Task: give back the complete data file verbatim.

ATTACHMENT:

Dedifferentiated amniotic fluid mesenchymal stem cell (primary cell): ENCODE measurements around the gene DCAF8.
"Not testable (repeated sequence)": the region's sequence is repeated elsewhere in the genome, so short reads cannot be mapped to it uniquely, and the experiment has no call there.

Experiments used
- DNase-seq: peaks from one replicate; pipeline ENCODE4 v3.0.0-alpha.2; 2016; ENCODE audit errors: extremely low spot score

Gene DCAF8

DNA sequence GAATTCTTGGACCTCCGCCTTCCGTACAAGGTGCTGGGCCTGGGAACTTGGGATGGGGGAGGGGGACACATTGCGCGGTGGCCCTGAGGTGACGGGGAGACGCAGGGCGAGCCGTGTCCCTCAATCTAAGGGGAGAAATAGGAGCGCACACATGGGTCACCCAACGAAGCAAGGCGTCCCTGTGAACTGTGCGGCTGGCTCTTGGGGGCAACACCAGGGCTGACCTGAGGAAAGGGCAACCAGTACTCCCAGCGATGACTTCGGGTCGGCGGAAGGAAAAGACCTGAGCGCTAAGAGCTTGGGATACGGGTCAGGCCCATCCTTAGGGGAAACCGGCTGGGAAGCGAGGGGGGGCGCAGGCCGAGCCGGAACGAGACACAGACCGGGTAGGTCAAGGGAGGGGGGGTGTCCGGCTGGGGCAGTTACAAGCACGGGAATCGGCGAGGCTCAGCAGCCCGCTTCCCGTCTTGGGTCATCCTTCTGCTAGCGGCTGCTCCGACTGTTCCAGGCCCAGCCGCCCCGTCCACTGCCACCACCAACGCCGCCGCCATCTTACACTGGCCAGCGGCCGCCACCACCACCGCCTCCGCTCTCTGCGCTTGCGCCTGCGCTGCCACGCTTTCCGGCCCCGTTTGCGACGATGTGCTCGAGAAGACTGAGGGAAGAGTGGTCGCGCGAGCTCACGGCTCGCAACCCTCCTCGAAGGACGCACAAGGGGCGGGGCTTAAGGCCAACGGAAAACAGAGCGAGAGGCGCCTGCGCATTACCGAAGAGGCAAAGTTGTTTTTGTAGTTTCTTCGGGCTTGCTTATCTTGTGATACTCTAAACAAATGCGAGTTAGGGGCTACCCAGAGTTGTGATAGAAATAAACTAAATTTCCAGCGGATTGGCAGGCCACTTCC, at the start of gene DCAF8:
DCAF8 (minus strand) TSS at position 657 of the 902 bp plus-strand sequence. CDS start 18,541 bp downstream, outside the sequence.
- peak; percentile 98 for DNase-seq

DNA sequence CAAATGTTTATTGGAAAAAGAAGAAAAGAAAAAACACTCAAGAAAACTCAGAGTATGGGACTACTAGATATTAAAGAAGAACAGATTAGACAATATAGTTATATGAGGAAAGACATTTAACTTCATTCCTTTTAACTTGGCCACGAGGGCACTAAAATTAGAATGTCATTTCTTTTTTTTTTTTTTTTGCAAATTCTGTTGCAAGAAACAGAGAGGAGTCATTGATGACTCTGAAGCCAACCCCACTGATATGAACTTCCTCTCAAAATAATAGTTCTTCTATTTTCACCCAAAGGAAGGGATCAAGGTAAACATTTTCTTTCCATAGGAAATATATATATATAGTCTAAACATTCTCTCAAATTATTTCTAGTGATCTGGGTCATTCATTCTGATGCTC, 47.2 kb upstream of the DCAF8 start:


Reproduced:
Dedifferentiated amniotic fluid mesenchymal stem cell (primary cell): ENCODE measurements around the gene DCAF8.
"Not testable (repeated sequence)": the region's sequence is repeated elsewhere in the genome, so short reads cannot be mapped to it uniquely, and the experiment has no call there.

Experiments used
- DNase-seq: peaks from one replicate; pipeline ENCODE4 v3.0.0-alpha.2; 2016; ENCODE audit errors: extremely low spot score

Gene DCAF8

DNA sequence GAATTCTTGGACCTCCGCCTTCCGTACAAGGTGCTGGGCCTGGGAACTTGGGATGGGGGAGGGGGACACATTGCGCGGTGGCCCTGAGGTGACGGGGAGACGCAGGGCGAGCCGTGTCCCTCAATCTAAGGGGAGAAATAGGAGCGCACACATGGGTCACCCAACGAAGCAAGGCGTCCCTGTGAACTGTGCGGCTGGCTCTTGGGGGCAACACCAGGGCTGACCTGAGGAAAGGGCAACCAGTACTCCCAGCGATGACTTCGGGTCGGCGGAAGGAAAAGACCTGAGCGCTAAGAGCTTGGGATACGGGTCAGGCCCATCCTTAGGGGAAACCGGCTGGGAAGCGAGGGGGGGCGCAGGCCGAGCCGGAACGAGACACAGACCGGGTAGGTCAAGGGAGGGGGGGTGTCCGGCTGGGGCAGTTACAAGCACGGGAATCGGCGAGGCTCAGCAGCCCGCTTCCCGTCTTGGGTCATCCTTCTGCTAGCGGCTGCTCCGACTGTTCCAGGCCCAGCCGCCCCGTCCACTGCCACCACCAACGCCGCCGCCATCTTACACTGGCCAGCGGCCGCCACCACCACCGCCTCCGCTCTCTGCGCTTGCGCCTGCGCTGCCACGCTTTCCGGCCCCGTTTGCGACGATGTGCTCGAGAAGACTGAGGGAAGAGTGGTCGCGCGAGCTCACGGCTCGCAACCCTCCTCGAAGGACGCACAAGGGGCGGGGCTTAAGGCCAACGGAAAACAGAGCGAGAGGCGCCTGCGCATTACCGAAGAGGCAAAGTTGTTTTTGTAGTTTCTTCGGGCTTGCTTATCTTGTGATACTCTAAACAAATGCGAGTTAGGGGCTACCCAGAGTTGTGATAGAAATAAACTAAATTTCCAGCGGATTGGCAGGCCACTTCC, at the start of gene DCAF8:
DCAF8 (minus strand) TSS at position 657 of the 902 bp plus-strand sequence. CDS start 18,541 bp downstream, outside the sequence.
- peak; percentile 98 for DNase-seq

DNA sequence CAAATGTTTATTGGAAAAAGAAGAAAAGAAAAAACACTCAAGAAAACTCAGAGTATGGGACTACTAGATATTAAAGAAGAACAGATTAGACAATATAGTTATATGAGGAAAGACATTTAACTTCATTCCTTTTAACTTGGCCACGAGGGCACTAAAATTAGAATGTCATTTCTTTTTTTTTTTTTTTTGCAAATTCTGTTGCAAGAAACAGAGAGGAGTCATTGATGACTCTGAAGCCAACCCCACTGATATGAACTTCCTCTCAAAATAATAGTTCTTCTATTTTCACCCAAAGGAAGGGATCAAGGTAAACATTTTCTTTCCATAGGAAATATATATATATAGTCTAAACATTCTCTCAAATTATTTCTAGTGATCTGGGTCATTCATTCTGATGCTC, 47.2 kb upstream of the DCAF8 start: